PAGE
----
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Curb Appeal Corner

are entering the time of year when Holiday Decorations We many people enjoy docorating their homes

to celebrate year-end holidays. Who here loves to show joy for such memorable days as Halloween, Thankgsgiving, Hanukkah, Kwanzaa, Christmas, etc.? Read ahead for community guidelines designed to keep our neighborhoods looking their best during the upcoming months of special family gatherings. • Seasonal/holiday lighting or decorations may be displayed no more than one month prior to the holiday with ONE exception: December holiday lighting may be displayed commencing November 1st of each year. • Decorations must be removed no more than one month after the date of the holiday being celebrated. • Holiday lighting and decorations must be appropriate for the holiday being celebrated. These holiday lighting/decorating regulations are noted in the Stonebridge Ranch Design Guidelines & Review Procedures for Residential Modifications (commonly referred to as our “Modification Design Guidelines”). The current form of this document is always available at www.stonebridgeranch.com.

Village Entrance Decorations

During the holiday season, the Stonebridge Ranch Community Association (SRCA) decorates monuments in areas with the most traffic volume. However, the decorations you see at entrances to specific neighborhoods are installed—and stored throughout the year—by individual homeowners in those villages who enjoy such service. (The SRCA simply does not have the storage space or resources to manage decorations for all entrances throughout our 76 neighborhoods.) If you want to see your entrance decorated, you might consider organizing a fun decorating party in your village. It’s a great way to enjoy time with neighbors!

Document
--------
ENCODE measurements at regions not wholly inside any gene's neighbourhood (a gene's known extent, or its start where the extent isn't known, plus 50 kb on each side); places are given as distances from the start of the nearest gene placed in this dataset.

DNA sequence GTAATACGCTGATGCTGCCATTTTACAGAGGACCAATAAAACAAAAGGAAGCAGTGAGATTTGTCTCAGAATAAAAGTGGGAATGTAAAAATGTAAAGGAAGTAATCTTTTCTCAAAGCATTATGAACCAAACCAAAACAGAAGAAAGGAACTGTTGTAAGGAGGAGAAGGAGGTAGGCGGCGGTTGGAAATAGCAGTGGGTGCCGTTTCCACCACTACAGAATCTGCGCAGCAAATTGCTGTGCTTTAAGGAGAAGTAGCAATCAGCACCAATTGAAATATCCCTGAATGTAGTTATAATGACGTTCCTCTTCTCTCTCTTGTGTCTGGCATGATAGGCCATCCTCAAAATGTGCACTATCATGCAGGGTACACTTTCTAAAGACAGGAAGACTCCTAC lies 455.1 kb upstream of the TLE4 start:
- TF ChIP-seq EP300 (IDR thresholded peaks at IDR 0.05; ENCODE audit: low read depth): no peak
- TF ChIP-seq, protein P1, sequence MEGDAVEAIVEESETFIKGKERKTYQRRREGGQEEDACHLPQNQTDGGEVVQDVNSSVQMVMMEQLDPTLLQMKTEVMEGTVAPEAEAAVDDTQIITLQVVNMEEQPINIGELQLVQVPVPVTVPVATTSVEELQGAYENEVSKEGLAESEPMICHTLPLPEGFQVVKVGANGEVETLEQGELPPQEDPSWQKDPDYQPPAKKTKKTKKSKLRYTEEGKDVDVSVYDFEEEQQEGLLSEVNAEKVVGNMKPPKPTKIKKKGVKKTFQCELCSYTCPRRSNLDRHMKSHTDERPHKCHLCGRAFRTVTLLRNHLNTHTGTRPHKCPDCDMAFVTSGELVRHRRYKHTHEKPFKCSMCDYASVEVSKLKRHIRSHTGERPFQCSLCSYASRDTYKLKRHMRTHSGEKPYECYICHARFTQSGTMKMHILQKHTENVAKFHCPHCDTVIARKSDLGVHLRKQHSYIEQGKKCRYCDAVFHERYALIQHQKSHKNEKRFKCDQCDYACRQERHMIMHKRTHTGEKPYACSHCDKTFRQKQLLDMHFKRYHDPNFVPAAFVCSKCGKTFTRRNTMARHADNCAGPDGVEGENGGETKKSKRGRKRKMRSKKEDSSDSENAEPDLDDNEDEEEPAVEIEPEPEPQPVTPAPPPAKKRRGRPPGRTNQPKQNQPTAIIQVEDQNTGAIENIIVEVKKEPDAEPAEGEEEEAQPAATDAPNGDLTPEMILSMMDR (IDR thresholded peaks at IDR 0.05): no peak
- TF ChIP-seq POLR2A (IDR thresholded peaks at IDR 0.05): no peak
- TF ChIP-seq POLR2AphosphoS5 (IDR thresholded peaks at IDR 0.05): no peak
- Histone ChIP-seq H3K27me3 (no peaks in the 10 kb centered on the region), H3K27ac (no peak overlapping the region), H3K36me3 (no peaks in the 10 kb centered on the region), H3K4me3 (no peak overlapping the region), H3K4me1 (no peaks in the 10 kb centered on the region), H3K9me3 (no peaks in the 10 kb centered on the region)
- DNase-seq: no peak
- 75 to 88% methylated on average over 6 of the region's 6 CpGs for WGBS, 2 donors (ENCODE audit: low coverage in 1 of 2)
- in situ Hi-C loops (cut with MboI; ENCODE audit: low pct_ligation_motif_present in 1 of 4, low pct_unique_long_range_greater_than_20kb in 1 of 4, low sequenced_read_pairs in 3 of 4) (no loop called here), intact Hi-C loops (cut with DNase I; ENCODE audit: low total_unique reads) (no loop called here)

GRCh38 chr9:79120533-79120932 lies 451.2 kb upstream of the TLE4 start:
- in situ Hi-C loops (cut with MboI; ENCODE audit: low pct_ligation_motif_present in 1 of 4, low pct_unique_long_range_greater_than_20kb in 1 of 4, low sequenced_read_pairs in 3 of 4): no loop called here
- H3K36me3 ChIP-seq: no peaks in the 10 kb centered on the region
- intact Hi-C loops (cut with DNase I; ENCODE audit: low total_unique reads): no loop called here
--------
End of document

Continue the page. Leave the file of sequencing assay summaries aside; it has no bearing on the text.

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October 2019

Social Scene Picnic on the Plaza

Saturday, Oct. 5 3 to 5 p.m., Stonebridge Plaza 7501 Coronado Drive Invite your neighbors and bring your picnic baskets filled with your favorite goodies. This fun, relaxing event will be held at Stonebridge Plaza next to the Aquatic Center. You’ll enjoy live music by Dive Bar Boom Box, a local band which includes seven multiinstrumentalists and plays popular songs from the 80’s and 90’s. You can preview their sound at www.divebarboombox.com. We’ll also provide free snows cones and, until supplies run out, free tacos and chips. To add to the fun, we’ll have a variety of games on hand to keep you and the kids entertained. Come ready to create chalk art and to play hula hoop, pickleball, football, catch, and corn hole. (Glass containers and smoking prohibited.)

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Halloween Spooktacular

Saturday, Oct. 19 4 to 7 p.m., Beach & Tennis Club 6201 Virginia Parkway

One of our favorite family-fun events of the year is here! We hope you’ll join us for our annual Halloween Spooktacular, dress up in your best costume and bring a bag for trick-or-treating. A DJ will be on hand to play fun Halloween tunes. You’ll also enjoy a Big Tex petting zoo, obstacle course, and several other bounce houses and games. Be sure to hop on the train ride and enjoy a hot dog while supplies last.

Evening on the Veranda Friday, Oct. 11 7 to 9:30 p.m., Beach Club 6201 Virginia Parkway

Looking for a relaxing way to end a busy week? We have the perfect local spot where you can enjoy the sunset while listening to some great music and sipping your favorite wine. The band of the night, Tin Man Band, can be described as a high-energy dance, party, Motown, and Top 40 band. You can preview their sound at www.thetinmanband.com. Gates open at 7 p.m. and Tin Man Band will entertain from 7:30 to 9:30 p.m. We provide light snacks, sodas and water, as well as fire pits where you can roast marshmallows (skewers and marshmallows included). Be sure to pack your favorite snacks and to BYOB in plastic or aluminum containers. Glass containers and smoking are prohibited. This is an adult only, non-swimming, smoke-free event. You must be 21 years to enter, and photo ID is required. Line up a babysitter if needed and come join us! Guests may attend with a resident by paying $5 each at the gate. (Exact change is appreciated; credit cards and bills larger than $20 not accepted.)